Biology and host plant relationships of Scaptomyza flava leaf miner : a thesis presented in partial fulfilment of the requirements for the degree of Doctor of Philosophy in entomology, Plant Science Department, Massey University, Palmerston North, New Zealand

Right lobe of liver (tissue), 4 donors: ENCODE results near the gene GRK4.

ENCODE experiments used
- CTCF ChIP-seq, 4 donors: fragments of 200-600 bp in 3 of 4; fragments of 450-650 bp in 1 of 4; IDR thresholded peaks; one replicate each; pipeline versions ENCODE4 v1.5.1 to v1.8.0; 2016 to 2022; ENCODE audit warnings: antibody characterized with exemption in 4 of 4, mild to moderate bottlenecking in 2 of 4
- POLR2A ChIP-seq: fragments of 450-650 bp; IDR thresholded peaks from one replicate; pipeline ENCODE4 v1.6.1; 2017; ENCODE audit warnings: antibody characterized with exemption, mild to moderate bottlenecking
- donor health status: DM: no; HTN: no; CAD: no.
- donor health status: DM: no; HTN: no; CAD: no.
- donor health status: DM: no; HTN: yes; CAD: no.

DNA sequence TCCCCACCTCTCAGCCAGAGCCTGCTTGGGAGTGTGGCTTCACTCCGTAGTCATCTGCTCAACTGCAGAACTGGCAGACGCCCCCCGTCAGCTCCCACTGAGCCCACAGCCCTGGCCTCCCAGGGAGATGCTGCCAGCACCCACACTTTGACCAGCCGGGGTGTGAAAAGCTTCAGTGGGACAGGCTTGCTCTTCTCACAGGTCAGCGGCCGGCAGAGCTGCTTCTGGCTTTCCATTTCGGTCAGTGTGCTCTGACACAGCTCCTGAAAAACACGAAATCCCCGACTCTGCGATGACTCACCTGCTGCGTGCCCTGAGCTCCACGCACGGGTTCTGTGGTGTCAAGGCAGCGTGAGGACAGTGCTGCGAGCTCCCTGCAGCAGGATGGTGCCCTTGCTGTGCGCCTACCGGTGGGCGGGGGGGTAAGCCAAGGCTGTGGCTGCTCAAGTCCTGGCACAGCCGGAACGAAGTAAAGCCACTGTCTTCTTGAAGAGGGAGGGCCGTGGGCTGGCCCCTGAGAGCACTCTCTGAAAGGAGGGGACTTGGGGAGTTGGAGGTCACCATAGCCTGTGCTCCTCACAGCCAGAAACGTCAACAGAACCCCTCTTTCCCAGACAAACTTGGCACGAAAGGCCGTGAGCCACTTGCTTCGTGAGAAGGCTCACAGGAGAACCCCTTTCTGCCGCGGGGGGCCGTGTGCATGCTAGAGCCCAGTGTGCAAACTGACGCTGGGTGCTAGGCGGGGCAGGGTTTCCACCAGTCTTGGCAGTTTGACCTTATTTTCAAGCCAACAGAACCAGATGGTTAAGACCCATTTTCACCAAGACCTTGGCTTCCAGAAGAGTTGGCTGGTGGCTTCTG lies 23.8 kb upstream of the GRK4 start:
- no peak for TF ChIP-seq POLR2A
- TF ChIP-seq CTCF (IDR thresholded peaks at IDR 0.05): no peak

Scaptomyza flava Fallén (Diptera: Drosophilidae) is a leaf miner of Cruciferous plants (Brassicaceae). It occurs throughout New Zealand and in many other parts of the world. S. flava attacks living plants but also lays eggs on dead leaves and larvae can develop in dead and decaying plant material. However, survival to the adult stage is greater when larvae develop on live leaves. Females are polygamous and mating begins soon after emergence. Female flies start puncturing leaves with their ovipositor ca. 4 h. after emergence and produce peak numbers of punctures within the first 12 h. of their adult lives. It is during this peak time of puncture production that egg laying begins. Oviposition starts on the day following emergence and lasts for about two weeks. After this oviposition rate declines slowly. Eggs are laid mainly between 06.00 and 10.00 h. and between 17.00 and 20.00 h. with a peak between 09.00-10.00 h. and 17.00-18.00 h. The mean number of eggs laid per female per day is dependent on the availability of host plants and ranges from 20.9 to 4.4 eggs per day. Maximum oviposition varies between different host plant species. The total fecundity of some females was as high as 320 eggs (on turnip and in contrast less than 12 eggs on cauliflower) over a lifespan of about 12 days. The larvae destroys the parenchyma of leaves. Although only a small portion of the lamina is damaged by a single larva - approximately 5 cm2. Most plant injury is caused by feeding by the third-instar larva which lasts about one week. Sex ratios of adults were close to 1:1 with a slight bias in favour of males. Feeding punctures and fecundity of S. flava increase greatly when given honey solution. For both sexes, longevity is affected by adult food source. Caged adult female S. flava lived significantly longer when provided with honey solution and yeast than when confined on glass plates and starved or allowed access to yeast and water only. Virgin females lived only slightly longer than mated females and unmated males lived significantly longer than all other groups. S. flava is an oligophagous insect with host plants restricted to the Brassicaceae. When S. flava adults were given a simultaneous choice of seven plant species for feeding and oviposition, there was a distinct hierarchical ordering in their ovipositional preference, with turnip, Chinese cabbage, and hedge mustard being preferred over all others. Percentage of punctures with eggs for turnip, Chinese cabbage and cauliflower (three main host plants of S. flava) in choice tests were 3.1, 3 and 6.4% and in non-choice tests 6, 5.4 and 28% respectively. In non-choice tests, females laid more eggs on Chinese cabbage and turnip than other Brassicaceae. Egg production was also different between host plants. Females oviposited means of 255, 165 and 48 eggs during their lifespan when maintained on turnip, Chinese cabbage and cauliflower, respectively. Peak egg production period varied between host plants; on cauliflower, peak production occurred 3-7 days from adult emergence and on Chinese cabbage and turnip between days 7-11 from emergence. There were also significant differences in total developmental times of the insect between three Brassicaceous host plants (cauliflower 41d, Chinese cabbage 33.7d and turnip 31d). There were significant differences in duration of the 3rd larval instar among the host plant species with the longest duration on cauliflower (8d). Fecundity of S. flava was positively correlated with female body weight and greater female weights resulted when insects were raised on turnip and Chinese cabbage compared to cauliflower. Although all leaf sizes and/or ages were accepted by the insects (with the exception of the smallest leaves) for egg laying, the number of feeding punctures and eggs per cm2 leaf increased with increasing leaf size and/or age. Nitrogen content of leaves did not vary significantly with age. Previous larval feeding experience on turnip and Chinese cabbage appeared to modify adult host plant preference, but previous feeding experience as larvae on a poor host, cauliflower, did not increase egg laying on that host by adult females. Recently eclosed adult S. flava may show positive experience effects on turnip (and slightly on Chinese cabbage). Over a two year period in the Manawatu adults and larvae of S. flava were present throughout the year with no evidence of diapause or aestivation. However, there were marked peaks during spring and early summer in numbers of adult flies caught, and again in autumn to early winter with troughs in early autumn and early spring. This pattern, obtained by sampling for adults, was paralleled by sampling for larvae. In a laboratory experiment simulated herbivore injury did not produce the same effect as feeding by S. flava. Total fresh-weight accumulation was reduced significantly with increasing levels of injury by S. flava feeding but this did not occur with artificial clipping. In another laboratory experiment, where individual plants were caged with 4 mated females for 24 h. reduced growth of Chinese cabbage and turnip occurred from ensuing larval damage. In two separate field experiments turnip tolerated low levels of leaf raining without reduction in weight of bulb but the net yield of Chinese cabbage was significantly reduced.